According to a new report from Cisco Talos researchers, the ROKRAT malware is exploiting social media such as Twitter as a command and control communication channel.
The ROKRAT campaign starts, like so many others, with a spear-phishing email complete with a malicious document attached. The first known instance of the malware spoofed an email address of the Korea Global Forum, a group dedicated to the reunification of North and South Korea.
The attachment contains an embedded encapsulated postscript (EPS) object, designed to exploit a common vulnerability (CVE-2013-0808) and download a binary disguised as a .jpg file.
Once this is successful, things start getting really interesting, with the ROKRAT executable (a remote access tool or RAT for short) using legitimate websites for command and control servers. The malware uses Twitter together with two cloud platforms, Yandex and Mediafire, for C&C communications and exfiltration respectively.
SC Media UK spoke to the authors of the report, Warren Mercer, technical leader and Paul Rascagneres, a security researcher, both at Cisco Talos.
“It's all about flying under the radar,” they explained. “If threat actors are able to disguise their traffic as ‘normal', then they are less likely to alert security teams. Disguising malicious activity as connections to social media websites is perfect camouflage, and comes at very little cost to the bad guys.”
Paul Ducklin, senior technologist at Sophos, agrees that it's a matter of hiding in plain sight. “If the IT department notices a weird protocol on a weird port connecting to a weird server, and blocks it pending further investigation, they'll probably get an award,” Ducklin told SC.
Certainly, these communications channels are being utilised for a reason – quite simply, they work. They also “help hide persistence of a breached network”, according to the director of threat research at Webroot, David Kennerley.
What's more, given that social media networks seem in no great hurry to remove ‘unsavoury' content, claiming it's a technical challenge, Kennerley reckons, “We are a long way away from social media outlets being able to detect and block such C&C communications.”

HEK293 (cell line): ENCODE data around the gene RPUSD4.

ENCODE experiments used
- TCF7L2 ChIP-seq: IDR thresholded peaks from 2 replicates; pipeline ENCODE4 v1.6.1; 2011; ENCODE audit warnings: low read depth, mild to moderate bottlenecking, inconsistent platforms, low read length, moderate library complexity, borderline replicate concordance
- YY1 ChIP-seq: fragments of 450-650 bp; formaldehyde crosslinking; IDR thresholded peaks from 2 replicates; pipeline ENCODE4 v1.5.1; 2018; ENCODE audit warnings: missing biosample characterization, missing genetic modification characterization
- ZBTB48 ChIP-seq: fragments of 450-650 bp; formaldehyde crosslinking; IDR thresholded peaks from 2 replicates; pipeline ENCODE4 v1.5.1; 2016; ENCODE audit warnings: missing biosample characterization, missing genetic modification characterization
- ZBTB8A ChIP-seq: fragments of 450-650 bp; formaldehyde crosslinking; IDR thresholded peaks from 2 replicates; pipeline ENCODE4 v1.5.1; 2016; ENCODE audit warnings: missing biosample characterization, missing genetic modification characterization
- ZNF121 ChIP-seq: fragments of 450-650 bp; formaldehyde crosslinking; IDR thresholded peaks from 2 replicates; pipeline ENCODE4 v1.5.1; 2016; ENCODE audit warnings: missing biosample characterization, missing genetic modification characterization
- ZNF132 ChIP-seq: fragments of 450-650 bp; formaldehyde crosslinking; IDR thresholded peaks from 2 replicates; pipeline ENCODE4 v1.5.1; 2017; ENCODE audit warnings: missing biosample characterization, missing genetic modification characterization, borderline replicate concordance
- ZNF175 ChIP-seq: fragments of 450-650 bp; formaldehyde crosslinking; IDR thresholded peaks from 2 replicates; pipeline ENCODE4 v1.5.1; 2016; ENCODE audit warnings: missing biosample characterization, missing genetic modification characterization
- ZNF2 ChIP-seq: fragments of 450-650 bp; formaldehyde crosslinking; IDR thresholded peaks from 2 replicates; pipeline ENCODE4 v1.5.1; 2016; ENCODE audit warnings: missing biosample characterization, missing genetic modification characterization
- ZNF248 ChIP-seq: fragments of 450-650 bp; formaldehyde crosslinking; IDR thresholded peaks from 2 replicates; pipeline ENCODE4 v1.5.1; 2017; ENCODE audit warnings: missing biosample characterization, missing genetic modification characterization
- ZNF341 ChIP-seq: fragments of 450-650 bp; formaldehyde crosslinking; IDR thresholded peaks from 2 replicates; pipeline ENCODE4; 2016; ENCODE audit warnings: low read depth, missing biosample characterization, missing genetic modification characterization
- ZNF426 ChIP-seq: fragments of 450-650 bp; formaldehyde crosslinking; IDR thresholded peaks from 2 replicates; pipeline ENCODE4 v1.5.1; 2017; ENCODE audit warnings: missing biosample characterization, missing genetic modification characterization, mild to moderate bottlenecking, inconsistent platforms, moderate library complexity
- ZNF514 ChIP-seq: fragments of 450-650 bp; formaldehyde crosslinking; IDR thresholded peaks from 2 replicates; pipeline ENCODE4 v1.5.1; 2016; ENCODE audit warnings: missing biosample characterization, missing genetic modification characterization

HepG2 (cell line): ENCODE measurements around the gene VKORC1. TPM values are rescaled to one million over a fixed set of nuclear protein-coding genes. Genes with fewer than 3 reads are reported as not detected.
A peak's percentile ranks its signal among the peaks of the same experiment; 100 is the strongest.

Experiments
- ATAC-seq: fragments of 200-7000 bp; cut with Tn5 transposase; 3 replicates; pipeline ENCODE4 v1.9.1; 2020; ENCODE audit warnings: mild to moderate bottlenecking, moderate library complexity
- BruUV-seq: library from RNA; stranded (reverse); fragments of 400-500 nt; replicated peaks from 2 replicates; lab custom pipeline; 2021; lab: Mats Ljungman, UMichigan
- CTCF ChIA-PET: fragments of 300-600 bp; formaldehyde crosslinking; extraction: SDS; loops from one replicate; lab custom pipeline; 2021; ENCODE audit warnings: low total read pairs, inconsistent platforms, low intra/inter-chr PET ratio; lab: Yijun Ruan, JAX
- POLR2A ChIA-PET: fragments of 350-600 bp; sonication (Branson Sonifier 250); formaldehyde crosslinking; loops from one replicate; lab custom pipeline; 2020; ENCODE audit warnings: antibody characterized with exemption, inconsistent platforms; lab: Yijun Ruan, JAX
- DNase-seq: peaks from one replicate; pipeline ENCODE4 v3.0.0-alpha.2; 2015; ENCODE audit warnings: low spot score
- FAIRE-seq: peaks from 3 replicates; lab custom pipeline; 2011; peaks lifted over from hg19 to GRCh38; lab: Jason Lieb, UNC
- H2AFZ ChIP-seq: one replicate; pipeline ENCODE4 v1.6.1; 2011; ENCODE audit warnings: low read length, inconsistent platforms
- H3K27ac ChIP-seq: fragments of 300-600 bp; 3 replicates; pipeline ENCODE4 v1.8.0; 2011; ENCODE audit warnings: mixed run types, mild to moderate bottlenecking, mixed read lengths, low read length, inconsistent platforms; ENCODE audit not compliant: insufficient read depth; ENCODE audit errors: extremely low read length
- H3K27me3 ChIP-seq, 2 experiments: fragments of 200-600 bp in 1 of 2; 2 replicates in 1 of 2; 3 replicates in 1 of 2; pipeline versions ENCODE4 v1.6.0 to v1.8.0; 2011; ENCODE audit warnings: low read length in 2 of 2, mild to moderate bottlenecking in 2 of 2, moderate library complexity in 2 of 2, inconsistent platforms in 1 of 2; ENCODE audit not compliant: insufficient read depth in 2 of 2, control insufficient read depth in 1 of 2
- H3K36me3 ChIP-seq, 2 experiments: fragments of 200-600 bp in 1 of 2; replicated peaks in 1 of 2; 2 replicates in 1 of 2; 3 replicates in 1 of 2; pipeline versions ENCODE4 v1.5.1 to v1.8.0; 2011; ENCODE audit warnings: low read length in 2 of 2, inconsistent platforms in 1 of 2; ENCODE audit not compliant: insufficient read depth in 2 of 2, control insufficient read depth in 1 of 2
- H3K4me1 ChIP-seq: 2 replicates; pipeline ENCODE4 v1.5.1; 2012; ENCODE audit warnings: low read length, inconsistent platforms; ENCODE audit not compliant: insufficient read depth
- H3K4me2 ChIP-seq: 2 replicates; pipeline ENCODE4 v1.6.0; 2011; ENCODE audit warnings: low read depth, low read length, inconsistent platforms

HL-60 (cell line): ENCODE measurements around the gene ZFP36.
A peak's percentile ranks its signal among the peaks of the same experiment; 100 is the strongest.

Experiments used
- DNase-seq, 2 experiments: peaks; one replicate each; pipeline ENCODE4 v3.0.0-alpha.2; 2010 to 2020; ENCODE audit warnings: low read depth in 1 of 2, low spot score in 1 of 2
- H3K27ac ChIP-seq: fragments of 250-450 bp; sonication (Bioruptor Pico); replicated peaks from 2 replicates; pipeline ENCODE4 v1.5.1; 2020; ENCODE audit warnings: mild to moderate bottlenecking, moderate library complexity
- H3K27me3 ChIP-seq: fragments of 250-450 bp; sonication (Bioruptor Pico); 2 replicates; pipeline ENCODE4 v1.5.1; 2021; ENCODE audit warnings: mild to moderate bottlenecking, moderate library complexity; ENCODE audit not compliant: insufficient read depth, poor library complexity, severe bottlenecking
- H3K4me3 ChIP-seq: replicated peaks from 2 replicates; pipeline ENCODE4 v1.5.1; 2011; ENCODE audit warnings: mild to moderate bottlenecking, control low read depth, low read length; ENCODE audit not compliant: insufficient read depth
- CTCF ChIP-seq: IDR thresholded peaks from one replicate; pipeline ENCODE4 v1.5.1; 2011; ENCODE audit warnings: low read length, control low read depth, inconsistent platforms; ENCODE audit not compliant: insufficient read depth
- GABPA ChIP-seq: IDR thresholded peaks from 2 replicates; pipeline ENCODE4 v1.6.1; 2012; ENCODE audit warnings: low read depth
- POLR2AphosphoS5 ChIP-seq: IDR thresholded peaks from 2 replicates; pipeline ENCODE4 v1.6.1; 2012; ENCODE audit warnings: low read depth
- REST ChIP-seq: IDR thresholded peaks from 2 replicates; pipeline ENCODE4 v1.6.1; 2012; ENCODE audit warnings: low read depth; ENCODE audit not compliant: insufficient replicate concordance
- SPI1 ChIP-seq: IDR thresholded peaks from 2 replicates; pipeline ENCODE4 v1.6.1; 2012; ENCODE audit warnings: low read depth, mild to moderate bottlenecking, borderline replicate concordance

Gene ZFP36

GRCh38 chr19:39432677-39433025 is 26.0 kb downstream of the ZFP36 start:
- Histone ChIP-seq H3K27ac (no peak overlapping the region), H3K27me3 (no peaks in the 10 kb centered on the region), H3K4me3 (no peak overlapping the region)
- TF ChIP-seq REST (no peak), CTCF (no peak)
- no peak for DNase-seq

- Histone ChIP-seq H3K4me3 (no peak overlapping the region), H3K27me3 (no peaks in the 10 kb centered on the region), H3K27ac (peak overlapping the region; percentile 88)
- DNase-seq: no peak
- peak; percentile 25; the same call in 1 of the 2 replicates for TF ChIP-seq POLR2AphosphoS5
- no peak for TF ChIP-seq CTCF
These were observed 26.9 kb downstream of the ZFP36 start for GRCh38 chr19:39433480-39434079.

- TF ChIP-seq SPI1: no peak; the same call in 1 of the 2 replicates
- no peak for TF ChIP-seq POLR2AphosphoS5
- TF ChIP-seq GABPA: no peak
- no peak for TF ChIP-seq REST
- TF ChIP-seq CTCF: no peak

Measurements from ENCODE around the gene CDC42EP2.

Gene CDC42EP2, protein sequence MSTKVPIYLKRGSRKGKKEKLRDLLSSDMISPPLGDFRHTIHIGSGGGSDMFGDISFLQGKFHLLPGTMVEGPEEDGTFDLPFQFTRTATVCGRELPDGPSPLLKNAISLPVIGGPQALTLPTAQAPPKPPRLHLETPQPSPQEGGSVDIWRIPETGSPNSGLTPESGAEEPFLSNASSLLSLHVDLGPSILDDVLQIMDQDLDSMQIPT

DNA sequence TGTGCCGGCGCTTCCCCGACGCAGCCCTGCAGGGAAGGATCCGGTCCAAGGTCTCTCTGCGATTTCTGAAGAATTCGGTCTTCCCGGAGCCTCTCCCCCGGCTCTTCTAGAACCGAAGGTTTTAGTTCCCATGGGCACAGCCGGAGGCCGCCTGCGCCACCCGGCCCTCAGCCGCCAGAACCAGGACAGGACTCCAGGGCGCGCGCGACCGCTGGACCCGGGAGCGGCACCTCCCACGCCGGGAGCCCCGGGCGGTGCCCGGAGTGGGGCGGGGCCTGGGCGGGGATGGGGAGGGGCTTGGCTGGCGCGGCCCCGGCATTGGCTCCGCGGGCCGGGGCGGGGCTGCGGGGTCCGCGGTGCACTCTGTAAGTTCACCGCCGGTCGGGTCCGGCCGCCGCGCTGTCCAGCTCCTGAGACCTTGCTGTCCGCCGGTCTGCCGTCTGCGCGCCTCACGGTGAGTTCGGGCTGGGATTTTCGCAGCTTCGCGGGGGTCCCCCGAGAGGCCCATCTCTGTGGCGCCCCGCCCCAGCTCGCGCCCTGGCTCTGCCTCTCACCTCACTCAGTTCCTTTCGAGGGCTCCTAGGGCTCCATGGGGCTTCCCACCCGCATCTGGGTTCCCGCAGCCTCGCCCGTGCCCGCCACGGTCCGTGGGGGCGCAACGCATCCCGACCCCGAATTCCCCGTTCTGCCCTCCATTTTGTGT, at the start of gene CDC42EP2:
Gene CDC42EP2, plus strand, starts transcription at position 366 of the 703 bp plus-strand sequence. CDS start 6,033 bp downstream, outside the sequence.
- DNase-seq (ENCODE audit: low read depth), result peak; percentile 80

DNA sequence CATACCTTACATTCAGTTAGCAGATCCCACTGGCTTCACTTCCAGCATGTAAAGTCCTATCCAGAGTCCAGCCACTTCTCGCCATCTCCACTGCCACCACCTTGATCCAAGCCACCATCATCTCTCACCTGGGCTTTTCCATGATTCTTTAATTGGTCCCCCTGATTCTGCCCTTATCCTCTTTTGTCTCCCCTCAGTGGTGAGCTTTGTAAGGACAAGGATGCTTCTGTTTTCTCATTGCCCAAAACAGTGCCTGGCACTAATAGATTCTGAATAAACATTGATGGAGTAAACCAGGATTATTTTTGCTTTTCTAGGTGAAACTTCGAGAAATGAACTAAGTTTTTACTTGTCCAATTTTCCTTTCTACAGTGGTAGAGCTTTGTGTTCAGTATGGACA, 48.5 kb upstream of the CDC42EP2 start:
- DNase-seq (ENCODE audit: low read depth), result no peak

Bharat Mistry, cyber-security consultant at Trend Micro, adds that companies like Twitter would “need to put a program in place to monitor and check site content including URLs posted on their site”, which he admits “is no easy task.”
And, as the managing principal security consultant at Nettitude, Chris Oakley, points out, “Network traffic to those well-known entities is likely to be encrypted, making it difficult to spot which all works in the attacker's favour.”
As does the fact that most companies allow social media access and, as Javvad Malik, security advocate at AlienVault, says, “It is difficult to detect malicious activity going over standard ports to trusted websites.”
All of which explains why this isn't exactly a new move by the operators of such RAT malware.
Paul Ducklin, senior technologist at Sophos, recalls an early case being the now infamous W32/Hybris virus from the year 2000. “This malware very cheekily posted its own encrypted-and-encoded updates into the internet newsgroup alt.comp.virus,” he explains. “The forum was unmoderated, by design, so there was no central authority empowered to remove the malware postings.”
Marco Cova, senior security researcher at Lastline, has a somewhat shorter memory, recalling an example from a couple of years ago. “OnionDuke was also using Twitter (and steganography) for its C&C,” he says. In 2011 there were also cases of “Mebroot using Twitter's trending topics data to generate the domain names it would use for exploiting its victims”.
And just last year, Hammertoss used Twitter to good effect. “A weapon of the APT 29 threat actor group,” Chris Pace, technology advocate at Recorded Future told SC, “Hammertoss searched Twitter for a link to Github and then downloaded an image encrypted with instructions for the malware.”
Around the same time, Twitoor was discovered. This rogue android app pretended to be a porn player but was actually banking malware. It used Twitter for C&C commands to download other malicious apps.
As Thomas Fischer, threat researcher and security advocate at Digital Guardian, confirms, “Exploiting social media for malware use is not limited to botnet C&C but also domain name registration and generation, and payload downloads.”